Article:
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Lancet Neurol. 2016 Jan;15(1):116-24. doi: 10.1016/S1474-4422(15)00092-7. Epub 2015 Aug 21.

Dementia in western Europe: epidemiological evidence and implications for policy making.

Author information

1
Department of Public Health and Primary Care, Cambridge Institute of Public Health, School of Clinical Medicine, University of Cambridge, Cambridge, UK.
2
Aging Research Center, Department of Neurobiology, Care Sciences and Society, Karolinska Institutet-Stockholm University, Stockholm, Sweden.
3
Medical Research Council Biostatistics Unit, Institute of Public Health, Cambridge, UK; Institute of Health and Society, Newcastle University, Newcastle, UK.
4
Department of Psychiatry, Universidad de Zaragoza, and Instituto de Investigación Sanitaria Aragón, Zaragoza, and Centro de Investigación Biomédica En Red de Salud Mental, Madrid, Spain.
5
German Center for Neurodegenerative Diseases, Bonn, Germany.
6
Centre for Ageing and Health, Institute of Neuroscience and Physiology, Sahlgrenska Academy, University of Gothenburg, Gothenburg, Sweden.
7
Department of Public Health and Primary Care, Cambridge Institute of Public Health, School of Clinical Medicine, University of Cambridge, Cambridge, UK. Electronic address: carol.brayne@medschl.cam.ac.uk.

Erratum in

Abstract

Dementia is receiving increasing attention from governments and politicians. Epidemiological research based on western European populations done 20 years ago provided key initial evidence for dementia policy making, but these estimates are now out of date because of changes in life expectancy, living conditions, and health profiles. To assess whether dementia occurrence has changed during the past 20-30 years, investigators of five different studies done in western Europe (Sweden [Stockholm and Gothenburg], the Netherlands [Rotterdam], the UK [England], and Spain [Zaragoza]) have compared dementia occurrence using consistent research methods between two timepoints in well-defined geographical areas. Findings from four of the five studies showed non-significant changes in overall dementia occurrence. The only significant reduction in overall prevalence was found in the study done in the UK, powered and designed explicitly from its outset to detect change across generations (decrease in prevalence of 22%; p=0.003). Findings from the study done in Zaragoza (Spain) showed a significant reduction in dementia prevalence in men (43%; p=0.0002). The studies estimating incidence done in Stockholm and Rotterdam reported non-significant reductions. Such reductions could be the outcomes from earlier population-level investments such as improved education and living conditions, and better prevention and treatment of vascular and chronic conditions. This evidence suggests that attention to optimum health early in life might benefit cognitive health late in life. Policy planning and future research should be balanced across primary (policies reducing risk and increasing cognitive reserve), secondary (early detection and screening), and tertiary (once dementia is present) prevention. Each has their place, but upstream primary prevention has the largest effect on reduction of later dementia occurrence and disability.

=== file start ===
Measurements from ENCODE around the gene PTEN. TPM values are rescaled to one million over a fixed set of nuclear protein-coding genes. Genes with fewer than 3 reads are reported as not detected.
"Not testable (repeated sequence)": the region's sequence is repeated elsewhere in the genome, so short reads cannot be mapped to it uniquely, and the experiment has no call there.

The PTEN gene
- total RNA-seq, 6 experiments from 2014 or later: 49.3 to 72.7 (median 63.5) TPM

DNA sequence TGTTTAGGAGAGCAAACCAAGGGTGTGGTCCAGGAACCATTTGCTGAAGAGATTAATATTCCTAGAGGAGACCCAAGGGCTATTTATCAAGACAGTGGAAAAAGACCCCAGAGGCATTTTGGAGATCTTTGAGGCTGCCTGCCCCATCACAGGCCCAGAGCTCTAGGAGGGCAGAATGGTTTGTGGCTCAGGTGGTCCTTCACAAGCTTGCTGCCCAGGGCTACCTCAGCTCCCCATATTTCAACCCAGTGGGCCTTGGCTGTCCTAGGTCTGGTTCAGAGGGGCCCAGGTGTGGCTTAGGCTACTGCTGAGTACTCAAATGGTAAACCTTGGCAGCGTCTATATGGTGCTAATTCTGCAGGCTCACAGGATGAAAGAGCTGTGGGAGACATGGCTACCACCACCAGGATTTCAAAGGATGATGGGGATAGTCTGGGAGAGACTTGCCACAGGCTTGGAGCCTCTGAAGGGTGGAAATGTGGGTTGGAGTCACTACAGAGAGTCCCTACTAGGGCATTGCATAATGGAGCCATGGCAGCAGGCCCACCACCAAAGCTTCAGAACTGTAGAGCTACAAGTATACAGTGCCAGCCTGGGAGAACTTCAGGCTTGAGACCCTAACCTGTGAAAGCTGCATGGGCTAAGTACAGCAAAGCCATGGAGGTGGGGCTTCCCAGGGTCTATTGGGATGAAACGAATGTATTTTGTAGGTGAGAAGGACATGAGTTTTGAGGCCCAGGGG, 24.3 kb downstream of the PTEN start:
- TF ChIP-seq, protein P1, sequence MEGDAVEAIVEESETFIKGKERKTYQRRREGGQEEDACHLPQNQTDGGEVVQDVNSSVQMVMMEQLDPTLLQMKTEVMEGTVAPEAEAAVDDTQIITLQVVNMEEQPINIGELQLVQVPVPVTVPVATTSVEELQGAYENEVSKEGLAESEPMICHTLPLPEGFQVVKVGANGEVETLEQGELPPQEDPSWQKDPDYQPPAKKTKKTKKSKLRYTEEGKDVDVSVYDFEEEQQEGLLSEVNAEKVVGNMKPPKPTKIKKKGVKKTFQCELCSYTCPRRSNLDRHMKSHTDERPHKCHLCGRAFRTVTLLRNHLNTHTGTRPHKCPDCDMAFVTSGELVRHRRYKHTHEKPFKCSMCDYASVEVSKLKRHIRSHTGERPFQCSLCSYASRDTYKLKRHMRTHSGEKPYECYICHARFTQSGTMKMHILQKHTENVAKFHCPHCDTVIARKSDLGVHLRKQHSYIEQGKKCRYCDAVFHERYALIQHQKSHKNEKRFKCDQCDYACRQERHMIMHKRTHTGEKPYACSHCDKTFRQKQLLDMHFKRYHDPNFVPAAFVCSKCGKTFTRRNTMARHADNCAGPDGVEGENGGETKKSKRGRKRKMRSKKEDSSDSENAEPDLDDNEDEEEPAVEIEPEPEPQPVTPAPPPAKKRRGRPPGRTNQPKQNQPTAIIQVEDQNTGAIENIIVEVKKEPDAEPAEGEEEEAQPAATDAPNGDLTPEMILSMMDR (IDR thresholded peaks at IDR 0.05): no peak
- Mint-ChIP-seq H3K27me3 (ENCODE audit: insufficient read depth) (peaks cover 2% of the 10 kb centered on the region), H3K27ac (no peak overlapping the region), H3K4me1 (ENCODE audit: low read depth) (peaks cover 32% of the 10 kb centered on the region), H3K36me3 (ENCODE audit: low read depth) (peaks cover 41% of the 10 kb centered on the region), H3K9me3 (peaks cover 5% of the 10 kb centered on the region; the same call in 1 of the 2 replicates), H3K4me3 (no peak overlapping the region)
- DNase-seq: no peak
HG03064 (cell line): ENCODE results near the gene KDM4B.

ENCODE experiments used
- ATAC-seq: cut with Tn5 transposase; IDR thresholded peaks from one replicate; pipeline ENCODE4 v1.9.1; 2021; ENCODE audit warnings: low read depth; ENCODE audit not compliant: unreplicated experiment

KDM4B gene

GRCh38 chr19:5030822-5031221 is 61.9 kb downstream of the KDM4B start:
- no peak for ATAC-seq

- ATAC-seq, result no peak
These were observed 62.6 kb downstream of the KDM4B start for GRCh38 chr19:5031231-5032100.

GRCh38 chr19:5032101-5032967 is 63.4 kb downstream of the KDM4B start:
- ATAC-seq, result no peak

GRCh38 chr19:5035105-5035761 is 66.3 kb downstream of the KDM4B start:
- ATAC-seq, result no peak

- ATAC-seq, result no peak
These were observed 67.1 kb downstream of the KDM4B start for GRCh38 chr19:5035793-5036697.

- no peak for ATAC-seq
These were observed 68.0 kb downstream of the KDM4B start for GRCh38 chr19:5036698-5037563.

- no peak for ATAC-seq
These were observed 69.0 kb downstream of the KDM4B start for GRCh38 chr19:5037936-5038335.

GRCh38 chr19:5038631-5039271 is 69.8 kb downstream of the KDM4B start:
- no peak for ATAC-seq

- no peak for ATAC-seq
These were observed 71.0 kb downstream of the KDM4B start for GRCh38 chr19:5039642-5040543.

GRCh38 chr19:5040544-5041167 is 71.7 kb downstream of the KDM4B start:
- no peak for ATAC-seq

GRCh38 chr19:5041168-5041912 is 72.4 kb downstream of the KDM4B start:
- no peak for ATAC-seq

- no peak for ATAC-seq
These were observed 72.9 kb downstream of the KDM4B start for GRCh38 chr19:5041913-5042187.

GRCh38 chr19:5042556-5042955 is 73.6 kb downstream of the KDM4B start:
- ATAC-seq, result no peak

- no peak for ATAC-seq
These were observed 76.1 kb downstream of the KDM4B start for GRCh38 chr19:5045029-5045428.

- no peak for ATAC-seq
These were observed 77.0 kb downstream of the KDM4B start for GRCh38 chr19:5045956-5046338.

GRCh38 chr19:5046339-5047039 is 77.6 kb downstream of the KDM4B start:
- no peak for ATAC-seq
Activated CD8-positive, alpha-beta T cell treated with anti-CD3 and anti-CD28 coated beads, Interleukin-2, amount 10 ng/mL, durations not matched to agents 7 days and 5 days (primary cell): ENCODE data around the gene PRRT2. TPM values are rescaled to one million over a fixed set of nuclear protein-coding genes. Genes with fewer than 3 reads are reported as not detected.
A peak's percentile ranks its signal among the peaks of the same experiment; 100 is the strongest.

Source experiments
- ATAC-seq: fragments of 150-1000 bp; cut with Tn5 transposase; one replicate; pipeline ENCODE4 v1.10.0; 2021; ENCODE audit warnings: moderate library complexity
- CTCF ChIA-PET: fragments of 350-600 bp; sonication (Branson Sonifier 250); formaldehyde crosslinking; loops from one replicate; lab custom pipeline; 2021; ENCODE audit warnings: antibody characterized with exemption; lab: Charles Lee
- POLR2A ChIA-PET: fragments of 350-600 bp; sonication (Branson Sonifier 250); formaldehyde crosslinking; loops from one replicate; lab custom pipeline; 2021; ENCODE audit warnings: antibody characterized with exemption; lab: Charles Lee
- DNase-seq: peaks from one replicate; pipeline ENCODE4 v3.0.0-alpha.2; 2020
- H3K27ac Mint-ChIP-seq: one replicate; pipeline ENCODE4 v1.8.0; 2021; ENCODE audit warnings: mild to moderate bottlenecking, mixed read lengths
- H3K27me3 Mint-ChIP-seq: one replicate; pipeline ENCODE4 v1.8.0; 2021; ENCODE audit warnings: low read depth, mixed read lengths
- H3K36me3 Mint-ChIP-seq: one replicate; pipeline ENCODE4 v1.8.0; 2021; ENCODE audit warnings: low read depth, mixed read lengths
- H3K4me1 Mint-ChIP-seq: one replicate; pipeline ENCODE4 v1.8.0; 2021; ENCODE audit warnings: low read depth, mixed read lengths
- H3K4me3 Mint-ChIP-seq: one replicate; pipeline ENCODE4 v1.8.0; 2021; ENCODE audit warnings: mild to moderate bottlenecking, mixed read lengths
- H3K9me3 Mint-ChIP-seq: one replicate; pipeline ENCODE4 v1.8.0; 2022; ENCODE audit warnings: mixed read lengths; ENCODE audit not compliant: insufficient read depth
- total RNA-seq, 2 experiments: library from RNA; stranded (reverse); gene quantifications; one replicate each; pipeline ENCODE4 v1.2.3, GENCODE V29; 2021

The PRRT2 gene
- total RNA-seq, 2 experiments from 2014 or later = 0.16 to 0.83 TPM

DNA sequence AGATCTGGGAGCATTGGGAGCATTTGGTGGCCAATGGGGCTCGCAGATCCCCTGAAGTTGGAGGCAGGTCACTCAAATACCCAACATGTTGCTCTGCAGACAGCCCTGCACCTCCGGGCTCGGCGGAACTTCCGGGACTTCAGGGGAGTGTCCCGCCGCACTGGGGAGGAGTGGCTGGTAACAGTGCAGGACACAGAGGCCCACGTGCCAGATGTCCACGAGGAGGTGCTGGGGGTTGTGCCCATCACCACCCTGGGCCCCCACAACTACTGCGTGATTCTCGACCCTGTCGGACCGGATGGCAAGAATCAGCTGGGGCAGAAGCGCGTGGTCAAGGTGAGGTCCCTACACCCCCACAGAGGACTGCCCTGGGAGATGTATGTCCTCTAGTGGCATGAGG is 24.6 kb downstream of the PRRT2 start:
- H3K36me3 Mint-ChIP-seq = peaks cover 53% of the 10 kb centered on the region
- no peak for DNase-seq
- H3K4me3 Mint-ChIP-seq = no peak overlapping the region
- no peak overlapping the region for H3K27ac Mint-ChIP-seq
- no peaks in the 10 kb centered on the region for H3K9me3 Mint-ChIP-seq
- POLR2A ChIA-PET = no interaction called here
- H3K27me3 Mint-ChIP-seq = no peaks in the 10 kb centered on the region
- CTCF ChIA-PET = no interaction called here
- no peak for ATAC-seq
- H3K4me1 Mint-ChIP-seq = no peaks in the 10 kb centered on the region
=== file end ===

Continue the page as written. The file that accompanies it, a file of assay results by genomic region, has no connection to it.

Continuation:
PMID:
26300044
DOI:
10.1016/S1474-4422(15)00092-7
[Indexed for MEDLINE]

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